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Identity as Network

We are more than one identity only.

Kathleen Wallace offers some helpful insights to combat the current identity politics which is rending the nation in her article, “You are a network,” (Aeon, 18 May 2021).

Wallace demonstrates that we are not merely one identity, but many, and that our identities are not defined only by what goes on in our mind or environment, but by the network of relationships we sustain. “Relational views signal a paradigm shift from a reductive approach to one that seeks to recognise the complexity of the self. The network self view further develops this line of thought and says that the self is relational through and through, consisting not only of social but also physical, genetic, psychological, emotional and biological relations that together form a network self.”

Not only is the self a network, it is also a process. We are in a continuous state of flux and change: “the temporal spread, so to speak, of the self means that how a self as a whole is at any time is a cumulative upshot of what it’s been and how it’s projecting itself forward.”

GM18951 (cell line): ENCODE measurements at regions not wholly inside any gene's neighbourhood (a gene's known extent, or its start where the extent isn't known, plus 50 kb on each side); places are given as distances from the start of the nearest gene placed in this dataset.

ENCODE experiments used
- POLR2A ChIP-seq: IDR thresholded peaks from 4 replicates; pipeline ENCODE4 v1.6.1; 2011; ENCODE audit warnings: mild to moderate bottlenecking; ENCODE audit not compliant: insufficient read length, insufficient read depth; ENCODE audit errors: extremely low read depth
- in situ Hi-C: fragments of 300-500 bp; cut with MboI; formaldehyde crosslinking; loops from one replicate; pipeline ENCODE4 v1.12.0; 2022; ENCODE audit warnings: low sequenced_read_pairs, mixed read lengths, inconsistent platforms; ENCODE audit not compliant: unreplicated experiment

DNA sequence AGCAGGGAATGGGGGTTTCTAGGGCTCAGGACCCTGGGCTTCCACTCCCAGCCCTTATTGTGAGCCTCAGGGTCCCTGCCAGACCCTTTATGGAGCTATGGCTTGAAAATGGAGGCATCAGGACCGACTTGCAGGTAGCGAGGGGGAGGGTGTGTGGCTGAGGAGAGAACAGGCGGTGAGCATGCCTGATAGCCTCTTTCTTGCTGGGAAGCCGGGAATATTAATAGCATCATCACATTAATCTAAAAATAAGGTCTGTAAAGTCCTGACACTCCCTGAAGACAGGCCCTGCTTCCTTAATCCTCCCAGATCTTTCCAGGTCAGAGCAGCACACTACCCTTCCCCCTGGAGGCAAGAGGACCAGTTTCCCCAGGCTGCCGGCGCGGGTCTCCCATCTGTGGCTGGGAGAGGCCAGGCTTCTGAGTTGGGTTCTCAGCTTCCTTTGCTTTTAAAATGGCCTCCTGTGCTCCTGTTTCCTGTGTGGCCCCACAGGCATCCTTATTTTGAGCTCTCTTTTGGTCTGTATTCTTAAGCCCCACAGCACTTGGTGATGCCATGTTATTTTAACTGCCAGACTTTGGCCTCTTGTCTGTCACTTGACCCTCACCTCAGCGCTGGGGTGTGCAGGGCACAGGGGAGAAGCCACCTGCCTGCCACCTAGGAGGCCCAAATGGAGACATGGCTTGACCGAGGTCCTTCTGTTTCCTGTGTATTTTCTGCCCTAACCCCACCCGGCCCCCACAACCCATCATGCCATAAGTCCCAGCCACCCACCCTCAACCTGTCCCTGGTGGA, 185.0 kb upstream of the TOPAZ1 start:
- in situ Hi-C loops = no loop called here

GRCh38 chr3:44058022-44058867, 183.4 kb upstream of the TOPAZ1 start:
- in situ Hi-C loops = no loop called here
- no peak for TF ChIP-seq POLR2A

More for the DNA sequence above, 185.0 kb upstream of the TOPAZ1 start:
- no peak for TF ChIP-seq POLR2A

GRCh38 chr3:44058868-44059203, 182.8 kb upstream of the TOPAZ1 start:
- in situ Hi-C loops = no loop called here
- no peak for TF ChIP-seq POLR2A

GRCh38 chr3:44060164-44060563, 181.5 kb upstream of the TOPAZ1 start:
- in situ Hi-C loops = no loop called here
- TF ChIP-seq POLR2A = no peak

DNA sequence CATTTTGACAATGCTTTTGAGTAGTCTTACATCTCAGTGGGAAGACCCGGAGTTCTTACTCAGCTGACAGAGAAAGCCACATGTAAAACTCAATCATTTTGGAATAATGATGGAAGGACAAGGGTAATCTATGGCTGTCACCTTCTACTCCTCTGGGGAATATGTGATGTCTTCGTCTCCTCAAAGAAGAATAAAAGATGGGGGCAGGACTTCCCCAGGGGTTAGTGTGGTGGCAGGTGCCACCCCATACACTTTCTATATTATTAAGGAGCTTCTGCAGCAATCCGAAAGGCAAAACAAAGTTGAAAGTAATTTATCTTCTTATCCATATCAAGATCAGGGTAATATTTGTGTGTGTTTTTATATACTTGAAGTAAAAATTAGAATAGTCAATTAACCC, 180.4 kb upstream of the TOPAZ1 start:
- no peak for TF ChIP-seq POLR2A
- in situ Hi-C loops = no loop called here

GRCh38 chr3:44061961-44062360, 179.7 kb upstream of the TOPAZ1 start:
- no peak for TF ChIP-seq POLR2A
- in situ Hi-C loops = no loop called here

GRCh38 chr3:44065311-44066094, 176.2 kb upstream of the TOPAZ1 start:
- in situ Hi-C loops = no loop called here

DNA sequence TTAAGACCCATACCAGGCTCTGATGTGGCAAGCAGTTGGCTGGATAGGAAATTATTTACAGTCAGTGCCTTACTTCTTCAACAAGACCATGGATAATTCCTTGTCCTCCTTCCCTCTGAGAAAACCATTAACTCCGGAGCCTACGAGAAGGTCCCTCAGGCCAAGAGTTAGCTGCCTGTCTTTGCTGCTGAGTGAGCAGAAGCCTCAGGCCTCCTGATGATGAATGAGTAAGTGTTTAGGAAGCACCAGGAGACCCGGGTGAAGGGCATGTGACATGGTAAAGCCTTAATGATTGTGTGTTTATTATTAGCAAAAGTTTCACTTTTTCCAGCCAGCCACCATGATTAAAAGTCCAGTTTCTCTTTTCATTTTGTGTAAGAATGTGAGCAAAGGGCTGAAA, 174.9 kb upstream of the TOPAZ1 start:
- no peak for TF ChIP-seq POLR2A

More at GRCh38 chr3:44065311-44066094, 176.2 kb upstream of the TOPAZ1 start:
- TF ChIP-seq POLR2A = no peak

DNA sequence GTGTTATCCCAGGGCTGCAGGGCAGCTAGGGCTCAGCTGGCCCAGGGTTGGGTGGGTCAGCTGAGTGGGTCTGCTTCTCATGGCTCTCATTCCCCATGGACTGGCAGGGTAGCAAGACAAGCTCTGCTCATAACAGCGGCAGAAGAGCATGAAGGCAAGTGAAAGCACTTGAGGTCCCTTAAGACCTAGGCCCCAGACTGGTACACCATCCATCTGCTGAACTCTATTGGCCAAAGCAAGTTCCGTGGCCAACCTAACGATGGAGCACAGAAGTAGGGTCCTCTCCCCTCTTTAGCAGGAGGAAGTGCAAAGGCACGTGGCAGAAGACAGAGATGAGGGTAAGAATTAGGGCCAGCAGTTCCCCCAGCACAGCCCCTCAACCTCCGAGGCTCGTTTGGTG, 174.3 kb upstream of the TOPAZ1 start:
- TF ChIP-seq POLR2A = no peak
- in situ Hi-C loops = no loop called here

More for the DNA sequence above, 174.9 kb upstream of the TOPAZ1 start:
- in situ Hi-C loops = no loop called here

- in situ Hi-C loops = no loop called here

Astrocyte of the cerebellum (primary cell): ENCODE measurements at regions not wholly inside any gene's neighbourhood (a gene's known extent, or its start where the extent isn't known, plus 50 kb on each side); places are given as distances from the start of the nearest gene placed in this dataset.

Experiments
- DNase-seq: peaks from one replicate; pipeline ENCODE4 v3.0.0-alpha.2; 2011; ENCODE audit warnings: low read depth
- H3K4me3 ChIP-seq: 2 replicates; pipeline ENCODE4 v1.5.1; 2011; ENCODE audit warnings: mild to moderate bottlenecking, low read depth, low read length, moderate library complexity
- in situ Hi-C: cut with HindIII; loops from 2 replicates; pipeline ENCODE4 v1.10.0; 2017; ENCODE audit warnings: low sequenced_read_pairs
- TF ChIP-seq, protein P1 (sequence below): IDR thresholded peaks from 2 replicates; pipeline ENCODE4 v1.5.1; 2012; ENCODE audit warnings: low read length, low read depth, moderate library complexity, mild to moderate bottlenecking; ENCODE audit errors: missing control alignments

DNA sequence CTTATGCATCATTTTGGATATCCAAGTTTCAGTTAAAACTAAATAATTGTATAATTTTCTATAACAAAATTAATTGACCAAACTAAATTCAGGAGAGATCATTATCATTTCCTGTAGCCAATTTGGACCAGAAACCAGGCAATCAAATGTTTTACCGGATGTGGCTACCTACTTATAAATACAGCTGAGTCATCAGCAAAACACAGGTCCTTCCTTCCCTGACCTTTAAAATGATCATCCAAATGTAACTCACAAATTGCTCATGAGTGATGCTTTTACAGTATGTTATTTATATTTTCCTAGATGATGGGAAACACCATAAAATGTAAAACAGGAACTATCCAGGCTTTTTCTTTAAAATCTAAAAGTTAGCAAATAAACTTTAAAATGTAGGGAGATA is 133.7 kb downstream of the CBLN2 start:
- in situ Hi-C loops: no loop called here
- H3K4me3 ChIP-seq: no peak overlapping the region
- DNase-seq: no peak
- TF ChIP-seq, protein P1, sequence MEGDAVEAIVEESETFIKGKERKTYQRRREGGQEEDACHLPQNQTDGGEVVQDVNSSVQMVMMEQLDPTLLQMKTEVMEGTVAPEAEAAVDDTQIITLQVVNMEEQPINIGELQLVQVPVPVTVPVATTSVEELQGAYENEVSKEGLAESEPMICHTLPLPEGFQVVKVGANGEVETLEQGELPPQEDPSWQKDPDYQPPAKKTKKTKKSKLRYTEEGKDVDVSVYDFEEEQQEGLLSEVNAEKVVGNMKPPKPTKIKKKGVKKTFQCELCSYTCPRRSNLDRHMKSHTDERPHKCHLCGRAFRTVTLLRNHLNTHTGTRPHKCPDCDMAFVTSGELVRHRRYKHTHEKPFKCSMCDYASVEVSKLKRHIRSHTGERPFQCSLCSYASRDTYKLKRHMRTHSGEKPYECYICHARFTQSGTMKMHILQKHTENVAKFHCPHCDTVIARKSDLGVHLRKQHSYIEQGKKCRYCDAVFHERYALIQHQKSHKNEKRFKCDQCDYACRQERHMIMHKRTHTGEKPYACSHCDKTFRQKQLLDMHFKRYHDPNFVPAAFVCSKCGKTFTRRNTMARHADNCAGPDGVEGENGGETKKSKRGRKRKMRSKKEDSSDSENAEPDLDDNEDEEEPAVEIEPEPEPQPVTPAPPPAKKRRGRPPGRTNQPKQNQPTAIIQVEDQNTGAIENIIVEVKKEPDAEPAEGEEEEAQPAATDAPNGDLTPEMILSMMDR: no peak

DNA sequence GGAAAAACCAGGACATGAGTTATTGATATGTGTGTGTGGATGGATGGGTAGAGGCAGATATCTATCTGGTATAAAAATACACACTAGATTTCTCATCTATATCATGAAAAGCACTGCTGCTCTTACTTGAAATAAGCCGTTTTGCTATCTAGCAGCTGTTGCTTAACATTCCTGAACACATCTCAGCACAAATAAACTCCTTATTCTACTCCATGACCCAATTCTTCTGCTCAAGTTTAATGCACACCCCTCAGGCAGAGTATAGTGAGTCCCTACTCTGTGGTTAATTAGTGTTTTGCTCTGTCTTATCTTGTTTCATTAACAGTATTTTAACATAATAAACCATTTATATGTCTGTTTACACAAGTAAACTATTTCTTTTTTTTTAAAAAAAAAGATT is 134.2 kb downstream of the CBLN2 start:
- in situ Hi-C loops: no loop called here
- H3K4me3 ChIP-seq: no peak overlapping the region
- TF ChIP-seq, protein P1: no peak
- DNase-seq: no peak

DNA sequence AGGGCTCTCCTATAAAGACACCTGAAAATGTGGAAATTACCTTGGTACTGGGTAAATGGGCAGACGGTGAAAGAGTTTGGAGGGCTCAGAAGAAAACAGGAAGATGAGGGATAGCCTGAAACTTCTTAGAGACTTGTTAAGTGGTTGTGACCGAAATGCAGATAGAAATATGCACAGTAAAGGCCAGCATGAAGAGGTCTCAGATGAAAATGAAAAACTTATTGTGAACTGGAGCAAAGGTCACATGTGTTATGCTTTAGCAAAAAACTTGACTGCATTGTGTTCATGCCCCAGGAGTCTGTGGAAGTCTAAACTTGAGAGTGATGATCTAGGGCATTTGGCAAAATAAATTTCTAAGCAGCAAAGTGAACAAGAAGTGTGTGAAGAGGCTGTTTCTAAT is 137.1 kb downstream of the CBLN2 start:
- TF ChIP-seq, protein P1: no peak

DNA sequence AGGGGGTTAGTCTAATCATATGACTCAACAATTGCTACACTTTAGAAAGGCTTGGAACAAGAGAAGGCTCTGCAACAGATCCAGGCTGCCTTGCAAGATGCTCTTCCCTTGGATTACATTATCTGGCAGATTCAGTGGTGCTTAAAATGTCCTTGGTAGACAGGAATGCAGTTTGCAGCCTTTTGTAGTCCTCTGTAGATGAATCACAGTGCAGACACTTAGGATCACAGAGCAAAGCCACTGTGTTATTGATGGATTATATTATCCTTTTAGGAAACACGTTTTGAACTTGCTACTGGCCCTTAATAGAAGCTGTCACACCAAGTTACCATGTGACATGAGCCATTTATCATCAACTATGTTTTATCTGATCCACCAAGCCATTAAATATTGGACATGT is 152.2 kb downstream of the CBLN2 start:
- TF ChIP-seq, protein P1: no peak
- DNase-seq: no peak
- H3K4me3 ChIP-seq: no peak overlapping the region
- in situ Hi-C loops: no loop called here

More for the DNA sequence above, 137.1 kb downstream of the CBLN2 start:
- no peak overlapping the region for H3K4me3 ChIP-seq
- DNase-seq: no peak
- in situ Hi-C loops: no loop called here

Given this, we ought to work for transformation toward a more desirable identity. We all have room to grow and improve. Wallace explains, “Transformation can happen to a self or it can be chosen. It can be positive or negative. It can be liberating or diminishing.”

We must resist the temptation to reduce people to one identity only, since “selves are more complex and rich. Seeing ourselves as a network is a fertile way to understand our complexity. Perhaps it could even help break the rigid and reductive stereotyping that dominates current cultural and political discourse, and cultivate more productive communication.”

Thinking of ourselves as networks can lead to richer and more mutually beneficial approach to life: “The network self view envisions an enriched self and multiple possibilities for self-determination, rather than prescribing a particular way that selves ought to be. That doesn’t mean that a self doesn’t have responsibilities to and for others. Some responsibilities might be inherited, though many are chosen. That’s part of the fabric of living with others. Selves are not only ‘networked’, that is, in social networks, but are themselves networks. By embracing the complexity and fluidity of selves, we come to a better understanding of who we are and how to live well with ourselves and with one another.”

This way of thinking lines up well with the Personal Mission Field idea that we live for Christ and seek His Kingdom within the network of relationships, roles, and responsibilities we engage in every day. It also matches the Christian view that we are defined within a community of like-minded members of the Body of Christ.

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